Big-box retailers Costco, Sam’s Club, BJ’s Wholesale, and Walmart, along with full-service and fast food restaurants, are significant contributors to the nation’s obesity outbreak. Costco continues to productively increase its businesses, on account of its low prices and robust customer loyalty. Its ability to provide quality products, at a reasonable price, should appeal to most consumers in North America and around the world. While competition in the market remains ferocious, Costco’s leadership is taking the right steps to guide the company into the future. Over the years, Costco added departments, growing further than the traditional discount warehouse offerings. A large majority of the stores featured a drugstore, an optical-dispensing center, one-hour photo services, a food court, and the ever admired and low-priced hot-dog stands. More than half-offered hearing-aid centers and a handful were equipped with print shops and copy centers. More generally, not all big-box chains are created equal. The big-box retail literature has fixated almost exclusively on Walmart, examining its effects on a wide range of outcomes, including prices, labor market consequences, small business activity, time use, obesity, and social and cultural pointers.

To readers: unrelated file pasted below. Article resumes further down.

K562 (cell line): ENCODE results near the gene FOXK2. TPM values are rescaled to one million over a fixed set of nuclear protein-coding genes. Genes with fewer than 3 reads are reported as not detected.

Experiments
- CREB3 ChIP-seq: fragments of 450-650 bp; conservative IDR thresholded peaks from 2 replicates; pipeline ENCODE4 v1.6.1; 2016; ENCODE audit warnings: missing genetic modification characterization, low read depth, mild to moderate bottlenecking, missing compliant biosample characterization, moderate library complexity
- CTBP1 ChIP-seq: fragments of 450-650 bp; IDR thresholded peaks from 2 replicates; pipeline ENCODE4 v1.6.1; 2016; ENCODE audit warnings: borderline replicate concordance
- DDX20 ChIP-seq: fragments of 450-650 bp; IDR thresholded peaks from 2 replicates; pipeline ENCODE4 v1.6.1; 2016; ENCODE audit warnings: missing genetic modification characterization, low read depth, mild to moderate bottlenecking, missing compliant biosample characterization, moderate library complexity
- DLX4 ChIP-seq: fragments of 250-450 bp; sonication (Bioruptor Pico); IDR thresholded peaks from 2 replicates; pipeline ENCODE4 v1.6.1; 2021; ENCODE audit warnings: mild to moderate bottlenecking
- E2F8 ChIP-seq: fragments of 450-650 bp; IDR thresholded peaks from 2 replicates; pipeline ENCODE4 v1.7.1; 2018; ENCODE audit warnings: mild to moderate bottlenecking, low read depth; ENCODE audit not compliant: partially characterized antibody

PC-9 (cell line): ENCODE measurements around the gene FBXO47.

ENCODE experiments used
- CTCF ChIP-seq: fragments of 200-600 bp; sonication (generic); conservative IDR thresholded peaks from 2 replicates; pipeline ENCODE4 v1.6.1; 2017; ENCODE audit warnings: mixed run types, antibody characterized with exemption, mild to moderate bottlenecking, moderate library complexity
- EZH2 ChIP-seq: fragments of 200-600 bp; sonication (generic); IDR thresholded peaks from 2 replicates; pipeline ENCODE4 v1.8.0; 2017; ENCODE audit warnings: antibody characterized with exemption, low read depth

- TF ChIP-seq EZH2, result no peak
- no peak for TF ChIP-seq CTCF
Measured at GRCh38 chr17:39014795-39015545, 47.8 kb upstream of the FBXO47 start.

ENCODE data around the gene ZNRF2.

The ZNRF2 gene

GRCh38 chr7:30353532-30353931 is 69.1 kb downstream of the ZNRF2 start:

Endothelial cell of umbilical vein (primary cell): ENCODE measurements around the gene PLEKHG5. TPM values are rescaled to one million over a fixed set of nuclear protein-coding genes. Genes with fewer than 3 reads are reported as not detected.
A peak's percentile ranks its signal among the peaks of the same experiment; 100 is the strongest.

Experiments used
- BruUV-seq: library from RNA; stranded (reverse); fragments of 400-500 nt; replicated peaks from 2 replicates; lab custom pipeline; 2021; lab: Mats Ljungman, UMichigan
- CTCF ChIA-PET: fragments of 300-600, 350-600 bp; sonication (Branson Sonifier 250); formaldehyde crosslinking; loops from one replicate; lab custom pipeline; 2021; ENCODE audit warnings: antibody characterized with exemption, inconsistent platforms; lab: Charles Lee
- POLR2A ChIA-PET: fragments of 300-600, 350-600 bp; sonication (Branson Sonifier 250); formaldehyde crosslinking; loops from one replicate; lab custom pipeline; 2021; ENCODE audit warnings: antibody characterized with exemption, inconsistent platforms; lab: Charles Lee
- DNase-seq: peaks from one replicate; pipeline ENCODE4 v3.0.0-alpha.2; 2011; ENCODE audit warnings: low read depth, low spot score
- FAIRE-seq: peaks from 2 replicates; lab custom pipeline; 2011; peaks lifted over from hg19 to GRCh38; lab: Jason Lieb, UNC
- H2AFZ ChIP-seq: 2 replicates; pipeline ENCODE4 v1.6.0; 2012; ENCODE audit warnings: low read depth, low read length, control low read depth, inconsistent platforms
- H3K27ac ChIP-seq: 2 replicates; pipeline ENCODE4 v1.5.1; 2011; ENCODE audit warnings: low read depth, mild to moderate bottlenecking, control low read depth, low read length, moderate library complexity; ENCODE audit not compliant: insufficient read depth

Using city-level panel grocery price data matched with an exclusive data set on Walmart and warehouse club locations, customers find that Costco entry is associated with higher grocery prices at obligatory retailers and that the effect is sturdiest in cities with small populations and high grocery store densities. The competitive response need not be to reduce prices; conversely, as segmented-market models with a mix of brand-loyal and price-sensitive consumers have shown that in some cases incumbents can increase prices in response to a low-cost entrant.

The lesson to be learned from Costco for every manufacturer, distributor, or retailer, regardless of industry, is to figure out how to eliminate the fingerprints within the respective supply chain and within internal processes.